ASIC’s focus on the areas comes as global regulators target misrepresentations about the extent to which financial products or investment strategies are environmentally friendly, sustainable or ethical. It follows German authorities investigating against fund manager DWS last month, which came after the US Securities and Exchange Commission took action against BNY.
ASIC set out various examples of what it would consider misleading, including claims not being true to their label, using vague terminology, or a lack of explanation about investment decision processes. The guidance is targeted at the responsible entities of managed funds, corporate directors of corporate collective investment vehicles and the trustees of superannuation entities.
ASIC deputy chair Karen Chester said the information sheet was about helping issuers comply with their existing regulatory obligations.
“Labels or headline statements about a product’s green credentials should not be misleading. Being ‘true to label’ is not a nice-to-have, it’s a regulatory must-have,” she said.
“It’s also a must-have for investor confidence and trust. And a must-have for both fair and efficient market outcomes here. Misdirected investment here will inevitably be at great economic cost.
Sustainability-labelled investments have more than doubled between 2019 and 2021 in Asia and ASIC cited global figures with ESG assets projected to exceed $US53 trillion by 2025, representing more than a third of total assets under management.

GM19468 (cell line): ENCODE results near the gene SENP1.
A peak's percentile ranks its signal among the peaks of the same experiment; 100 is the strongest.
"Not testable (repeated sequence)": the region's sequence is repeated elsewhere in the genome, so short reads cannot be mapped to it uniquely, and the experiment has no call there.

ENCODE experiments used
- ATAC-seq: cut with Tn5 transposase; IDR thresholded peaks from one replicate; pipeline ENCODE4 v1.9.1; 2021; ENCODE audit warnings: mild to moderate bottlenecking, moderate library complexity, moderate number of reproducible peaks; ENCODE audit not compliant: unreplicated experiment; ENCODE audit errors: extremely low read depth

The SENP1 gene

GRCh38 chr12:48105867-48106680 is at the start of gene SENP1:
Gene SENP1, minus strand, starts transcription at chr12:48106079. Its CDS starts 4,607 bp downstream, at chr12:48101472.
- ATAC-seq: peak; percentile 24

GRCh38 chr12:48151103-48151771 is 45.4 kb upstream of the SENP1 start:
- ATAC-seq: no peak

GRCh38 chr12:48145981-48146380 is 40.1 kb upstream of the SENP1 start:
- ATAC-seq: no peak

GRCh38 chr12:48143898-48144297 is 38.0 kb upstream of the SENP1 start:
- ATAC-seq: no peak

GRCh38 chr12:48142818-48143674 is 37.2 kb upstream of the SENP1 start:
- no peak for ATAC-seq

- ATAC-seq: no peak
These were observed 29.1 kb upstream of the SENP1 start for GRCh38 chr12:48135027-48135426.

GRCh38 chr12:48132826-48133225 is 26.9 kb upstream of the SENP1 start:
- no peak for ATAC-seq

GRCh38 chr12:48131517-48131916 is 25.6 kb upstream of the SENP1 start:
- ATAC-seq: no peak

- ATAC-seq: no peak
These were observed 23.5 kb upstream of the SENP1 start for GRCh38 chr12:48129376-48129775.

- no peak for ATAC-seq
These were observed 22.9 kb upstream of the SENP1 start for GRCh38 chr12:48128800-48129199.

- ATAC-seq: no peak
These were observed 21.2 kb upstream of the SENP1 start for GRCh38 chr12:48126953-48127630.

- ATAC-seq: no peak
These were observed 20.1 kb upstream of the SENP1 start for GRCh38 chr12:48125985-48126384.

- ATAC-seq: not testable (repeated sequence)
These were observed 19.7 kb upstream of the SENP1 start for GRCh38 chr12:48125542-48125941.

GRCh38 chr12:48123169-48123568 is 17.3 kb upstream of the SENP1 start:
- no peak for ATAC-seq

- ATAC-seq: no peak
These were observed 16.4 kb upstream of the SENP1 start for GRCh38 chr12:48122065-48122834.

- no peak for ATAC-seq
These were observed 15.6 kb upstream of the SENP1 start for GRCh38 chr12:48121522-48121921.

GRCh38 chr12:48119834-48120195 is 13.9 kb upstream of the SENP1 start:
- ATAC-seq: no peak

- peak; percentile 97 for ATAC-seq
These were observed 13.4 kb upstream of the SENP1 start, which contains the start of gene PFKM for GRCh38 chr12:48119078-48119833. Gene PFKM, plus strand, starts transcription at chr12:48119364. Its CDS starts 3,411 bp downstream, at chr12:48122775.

Issuers will have to deal with uncertainty around the definitions and taxonomy to be applied to ESG, as the International Sustainability Standards Board continues to develop global standards. ASIC said issuers who report climate-related information under the Financial Stability Board’s Task Force on Climate-related Financial Disclosures (TCFD) framework, “will be well-placed to transition to any future standard”.
Last month, German police raided the offices of fund manager DWS, majority-owned by Deutsche Bank, as part of a probe into allegations of greenwashing relating to claims in its annual report relating to the assets invested using environmental, social and governance criteria.
Also last month, the US SEC charged BNY Mellon Investment Adviser for misstatements and omissions about ESG considerations making investment decisions for certain mutual funds that it managed. BNY paid a $1.5 million penalty to settle the charges.